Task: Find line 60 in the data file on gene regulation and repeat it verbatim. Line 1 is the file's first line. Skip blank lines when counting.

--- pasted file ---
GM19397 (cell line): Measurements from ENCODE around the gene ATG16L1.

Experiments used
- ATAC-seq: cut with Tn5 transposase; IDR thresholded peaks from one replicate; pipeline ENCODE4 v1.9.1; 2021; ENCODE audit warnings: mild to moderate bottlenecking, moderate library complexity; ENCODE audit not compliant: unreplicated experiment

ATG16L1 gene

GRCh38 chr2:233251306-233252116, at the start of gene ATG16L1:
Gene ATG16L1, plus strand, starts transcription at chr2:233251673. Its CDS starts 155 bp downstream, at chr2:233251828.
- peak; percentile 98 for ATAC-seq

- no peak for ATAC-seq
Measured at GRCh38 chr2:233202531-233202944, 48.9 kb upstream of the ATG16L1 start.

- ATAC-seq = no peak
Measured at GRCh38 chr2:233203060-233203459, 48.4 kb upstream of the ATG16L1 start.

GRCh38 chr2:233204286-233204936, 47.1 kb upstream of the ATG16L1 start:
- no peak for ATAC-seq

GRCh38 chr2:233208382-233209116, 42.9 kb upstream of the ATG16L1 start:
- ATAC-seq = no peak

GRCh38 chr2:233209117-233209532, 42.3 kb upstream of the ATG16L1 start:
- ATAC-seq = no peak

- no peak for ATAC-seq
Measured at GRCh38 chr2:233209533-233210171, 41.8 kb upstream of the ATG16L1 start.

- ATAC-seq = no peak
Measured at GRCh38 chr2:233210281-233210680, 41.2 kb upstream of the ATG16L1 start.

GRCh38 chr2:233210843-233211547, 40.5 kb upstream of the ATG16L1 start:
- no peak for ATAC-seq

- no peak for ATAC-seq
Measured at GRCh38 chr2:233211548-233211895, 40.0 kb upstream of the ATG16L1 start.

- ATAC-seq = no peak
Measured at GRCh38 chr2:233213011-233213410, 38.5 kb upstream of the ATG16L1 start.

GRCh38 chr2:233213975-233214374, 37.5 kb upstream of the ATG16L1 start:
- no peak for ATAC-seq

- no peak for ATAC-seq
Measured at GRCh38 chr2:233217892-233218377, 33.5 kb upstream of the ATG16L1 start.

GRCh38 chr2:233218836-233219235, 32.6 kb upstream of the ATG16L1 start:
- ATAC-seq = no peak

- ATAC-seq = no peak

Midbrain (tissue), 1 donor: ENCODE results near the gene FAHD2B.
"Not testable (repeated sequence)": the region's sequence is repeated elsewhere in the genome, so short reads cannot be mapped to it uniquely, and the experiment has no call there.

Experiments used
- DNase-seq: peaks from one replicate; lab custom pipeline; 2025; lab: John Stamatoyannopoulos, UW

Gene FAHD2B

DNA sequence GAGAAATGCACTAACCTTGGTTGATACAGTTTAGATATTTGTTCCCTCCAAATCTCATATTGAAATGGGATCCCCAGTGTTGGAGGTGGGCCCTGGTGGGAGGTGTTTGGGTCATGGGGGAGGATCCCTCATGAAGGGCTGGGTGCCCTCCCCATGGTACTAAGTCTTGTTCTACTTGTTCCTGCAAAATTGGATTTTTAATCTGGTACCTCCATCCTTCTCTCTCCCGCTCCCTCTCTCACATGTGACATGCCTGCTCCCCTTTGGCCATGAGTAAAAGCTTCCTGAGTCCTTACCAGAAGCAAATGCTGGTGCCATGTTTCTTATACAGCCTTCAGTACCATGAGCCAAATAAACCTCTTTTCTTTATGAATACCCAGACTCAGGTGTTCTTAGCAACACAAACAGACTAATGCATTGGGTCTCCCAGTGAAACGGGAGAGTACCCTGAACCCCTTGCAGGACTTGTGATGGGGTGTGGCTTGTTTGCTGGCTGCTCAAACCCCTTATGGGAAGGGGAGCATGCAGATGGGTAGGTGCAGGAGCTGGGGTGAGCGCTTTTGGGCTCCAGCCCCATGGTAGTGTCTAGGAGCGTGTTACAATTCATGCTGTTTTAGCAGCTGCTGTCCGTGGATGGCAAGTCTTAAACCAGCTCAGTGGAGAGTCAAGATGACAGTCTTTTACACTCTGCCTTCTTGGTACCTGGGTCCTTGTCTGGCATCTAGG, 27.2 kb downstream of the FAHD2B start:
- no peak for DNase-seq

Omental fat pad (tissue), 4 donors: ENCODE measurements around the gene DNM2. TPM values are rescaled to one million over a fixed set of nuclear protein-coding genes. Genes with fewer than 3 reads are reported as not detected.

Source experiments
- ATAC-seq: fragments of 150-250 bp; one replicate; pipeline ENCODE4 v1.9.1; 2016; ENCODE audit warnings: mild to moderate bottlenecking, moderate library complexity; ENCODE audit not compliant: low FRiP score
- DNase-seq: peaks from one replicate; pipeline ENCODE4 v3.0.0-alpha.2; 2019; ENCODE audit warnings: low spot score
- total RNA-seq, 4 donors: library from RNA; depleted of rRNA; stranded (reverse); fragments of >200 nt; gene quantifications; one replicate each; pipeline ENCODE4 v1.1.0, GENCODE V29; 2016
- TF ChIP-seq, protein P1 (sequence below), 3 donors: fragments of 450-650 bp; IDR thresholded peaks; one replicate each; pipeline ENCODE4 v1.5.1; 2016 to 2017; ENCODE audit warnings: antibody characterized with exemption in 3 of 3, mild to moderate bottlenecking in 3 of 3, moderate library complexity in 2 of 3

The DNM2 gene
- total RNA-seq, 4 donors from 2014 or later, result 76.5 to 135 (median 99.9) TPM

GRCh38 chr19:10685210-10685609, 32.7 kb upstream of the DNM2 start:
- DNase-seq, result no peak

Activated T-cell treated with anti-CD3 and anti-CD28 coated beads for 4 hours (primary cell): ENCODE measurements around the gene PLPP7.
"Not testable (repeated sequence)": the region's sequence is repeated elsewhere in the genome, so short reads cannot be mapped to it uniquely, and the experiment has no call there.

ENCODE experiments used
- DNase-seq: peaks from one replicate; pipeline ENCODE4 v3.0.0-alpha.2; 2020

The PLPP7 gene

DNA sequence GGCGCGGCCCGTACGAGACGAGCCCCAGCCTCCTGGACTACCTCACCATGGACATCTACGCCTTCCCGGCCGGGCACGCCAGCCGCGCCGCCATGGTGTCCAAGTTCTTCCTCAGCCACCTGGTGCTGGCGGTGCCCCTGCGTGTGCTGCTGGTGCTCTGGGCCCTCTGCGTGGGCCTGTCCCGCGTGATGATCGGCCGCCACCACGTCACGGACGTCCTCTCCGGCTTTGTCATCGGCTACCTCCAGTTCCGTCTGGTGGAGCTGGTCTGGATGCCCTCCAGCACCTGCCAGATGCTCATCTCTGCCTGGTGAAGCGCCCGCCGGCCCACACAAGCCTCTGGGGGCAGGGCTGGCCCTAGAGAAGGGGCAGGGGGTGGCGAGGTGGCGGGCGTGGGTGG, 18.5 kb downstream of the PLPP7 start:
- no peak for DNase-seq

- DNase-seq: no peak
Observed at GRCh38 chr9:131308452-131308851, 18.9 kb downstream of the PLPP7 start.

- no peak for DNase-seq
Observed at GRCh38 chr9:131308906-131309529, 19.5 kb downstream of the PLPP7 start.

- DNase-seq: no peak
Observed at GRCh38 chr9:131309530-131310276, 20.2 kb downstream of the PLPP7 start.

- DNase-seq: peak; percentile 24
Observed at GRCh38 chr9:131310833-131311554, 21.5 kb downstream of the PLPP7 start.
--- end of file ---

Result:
Observed at GRCh38 chr9:131308452-131308851, 18.9 kb downstream of the PLPP7 start.